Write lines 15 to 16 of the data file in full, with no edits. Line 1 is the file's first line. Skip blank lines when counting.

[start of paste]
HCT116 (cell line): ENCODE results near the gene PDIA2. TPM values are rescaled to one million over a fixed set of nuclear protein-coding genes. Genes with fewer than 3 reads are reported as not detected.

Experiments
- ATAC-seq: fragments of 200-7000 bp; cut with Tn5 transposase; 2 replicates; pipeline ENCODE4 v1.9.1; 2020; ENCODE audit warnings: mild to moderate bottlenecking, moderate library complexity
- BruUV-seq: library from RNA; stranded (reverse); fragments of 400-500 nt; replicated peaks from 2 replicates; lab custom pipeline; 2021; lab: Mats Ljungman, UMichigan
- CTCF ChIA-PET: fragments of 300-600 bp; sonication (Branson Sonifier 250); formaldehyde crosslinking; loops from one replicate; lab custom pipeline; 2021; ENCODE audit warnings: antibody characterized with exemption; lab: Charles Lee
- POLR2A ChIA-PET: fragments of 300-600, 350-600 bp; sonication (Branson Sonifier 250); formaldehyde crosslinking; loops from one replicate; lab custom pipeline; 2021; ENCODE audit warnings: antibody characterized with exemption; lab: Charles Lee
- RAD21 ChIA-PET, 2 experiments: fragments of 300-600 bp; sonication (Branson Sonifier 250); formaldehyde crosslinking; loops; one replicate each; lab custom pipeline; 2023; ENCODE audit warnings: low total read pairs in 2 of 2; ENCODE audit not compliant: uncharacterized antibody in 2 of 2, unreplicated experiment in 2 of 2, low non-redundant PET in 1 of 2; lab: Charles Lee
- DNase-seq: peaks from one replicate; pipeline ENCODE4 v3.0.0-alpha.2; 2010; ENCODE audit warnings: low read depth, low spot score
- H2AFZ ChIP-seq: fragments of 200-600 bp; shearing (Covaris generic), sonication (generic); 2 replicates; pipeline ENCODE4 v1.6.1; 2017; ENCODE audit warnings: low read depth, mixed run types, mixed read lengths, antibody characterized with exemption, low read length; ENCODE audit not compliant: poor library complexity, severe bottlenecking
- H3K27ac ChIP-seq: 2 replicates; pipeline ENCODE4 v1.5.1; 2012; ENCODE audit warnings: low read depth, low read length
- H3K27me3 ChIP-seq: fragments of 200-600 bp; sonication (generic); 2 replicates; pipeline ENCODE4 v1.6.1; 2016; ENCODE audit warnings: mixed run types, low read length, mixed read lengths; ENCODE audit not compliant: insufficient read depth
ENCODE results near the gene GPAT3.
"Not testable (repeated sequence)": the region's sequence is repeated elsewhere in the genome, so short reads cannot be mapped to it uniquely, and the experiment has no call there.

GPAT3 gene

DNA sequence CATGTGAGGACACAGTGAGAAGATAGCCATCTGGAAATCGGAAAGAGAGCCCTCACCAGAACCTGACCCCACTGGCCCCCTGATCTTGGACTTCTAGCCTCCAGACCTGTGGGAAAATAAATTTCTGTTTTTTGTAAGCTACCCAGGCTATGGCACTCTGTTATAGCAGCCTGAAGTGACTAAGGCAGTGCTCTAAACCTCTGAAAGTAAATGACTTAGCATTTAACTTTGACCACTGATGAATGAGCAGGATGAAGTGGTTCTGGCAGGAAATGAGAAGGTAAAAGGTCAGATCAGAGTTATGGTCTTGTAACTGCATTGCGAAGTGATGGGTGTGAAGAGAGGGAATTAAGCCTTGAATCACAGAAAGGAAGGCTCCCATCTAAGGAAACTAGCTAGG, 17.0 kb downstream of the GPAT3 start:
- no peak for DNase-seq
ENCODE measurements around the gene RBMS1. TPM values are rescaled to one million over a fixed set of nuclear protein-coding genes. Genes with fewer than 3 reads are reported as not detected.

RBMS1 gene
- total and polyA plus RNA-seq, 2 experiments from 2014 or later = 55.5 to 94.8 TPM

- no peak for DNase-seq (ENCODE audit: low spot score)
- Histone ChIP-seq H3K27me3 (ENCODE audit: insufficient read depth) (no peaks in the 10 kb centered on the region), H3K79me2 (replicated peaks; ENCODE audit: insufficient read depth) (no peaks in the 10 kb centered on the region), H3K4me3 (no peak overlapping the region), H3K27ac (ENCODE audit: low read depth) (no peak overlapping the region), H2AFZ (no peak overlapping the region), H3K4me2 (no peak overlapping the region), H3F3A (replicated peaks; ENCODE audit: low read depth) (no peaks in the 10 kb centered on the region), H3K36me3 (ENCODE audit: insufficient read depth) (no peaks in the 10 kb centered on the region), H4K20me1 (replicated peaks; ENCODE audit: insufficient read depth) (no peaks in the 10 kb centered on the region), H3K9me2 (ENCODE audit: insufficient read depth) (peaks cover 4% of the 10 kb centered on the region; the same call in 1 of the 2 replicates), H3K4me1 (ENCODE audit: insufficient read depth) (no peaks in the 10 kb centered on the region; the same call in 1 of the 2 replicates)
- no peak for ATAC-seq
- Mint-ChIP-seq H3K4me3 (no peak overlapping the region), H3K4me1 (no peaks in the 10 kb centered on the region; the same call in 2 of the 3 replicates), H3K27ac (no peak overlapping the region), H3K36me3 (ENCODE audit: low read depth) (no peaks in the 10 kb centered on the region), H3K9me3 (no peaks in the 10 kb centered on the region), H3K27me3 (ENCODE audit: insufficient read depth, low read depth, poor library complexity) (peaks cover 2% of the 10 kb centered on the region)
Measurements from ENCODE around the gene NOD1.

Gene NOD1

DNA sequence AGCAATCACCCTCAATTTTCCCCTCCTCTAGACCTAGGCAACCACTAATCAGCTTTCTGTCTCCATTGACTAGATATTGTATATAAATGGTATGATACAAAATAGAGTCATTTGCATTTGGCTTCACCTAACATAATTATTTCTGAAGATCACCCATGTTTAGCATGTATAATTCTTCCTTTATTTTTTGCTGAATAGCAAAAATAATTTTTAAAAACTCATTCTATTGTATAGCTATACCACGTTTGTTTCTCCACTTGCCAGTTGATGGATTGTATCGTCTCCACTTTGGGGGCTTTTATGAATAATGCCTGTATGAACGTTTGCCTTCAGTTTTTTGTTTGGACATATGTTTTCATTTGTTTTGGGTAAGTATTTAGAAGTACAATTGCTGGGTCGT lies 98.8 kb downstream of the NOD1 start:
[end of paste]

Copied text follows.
DNA sequence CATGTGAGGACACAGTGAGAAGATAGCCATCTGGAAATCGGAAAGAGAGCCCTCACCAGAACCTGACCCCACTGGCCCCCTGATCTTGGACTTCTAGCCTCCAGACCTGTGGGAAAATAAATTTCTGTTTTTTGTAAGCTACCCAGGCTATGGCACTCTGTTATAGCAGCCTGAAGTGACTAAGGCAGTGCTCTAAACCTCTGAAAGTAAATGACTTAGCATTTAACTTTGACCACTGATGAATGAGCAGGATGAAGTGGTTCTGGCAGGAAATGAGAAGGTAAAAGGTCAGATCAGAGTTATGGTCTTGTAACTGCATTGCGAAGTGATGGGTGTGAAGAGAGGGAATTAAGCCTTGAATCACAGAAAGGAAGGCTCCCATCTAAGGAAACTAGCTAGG, 17.0 kb downstream of the GPAT3 start:
- no peak for DNase-seq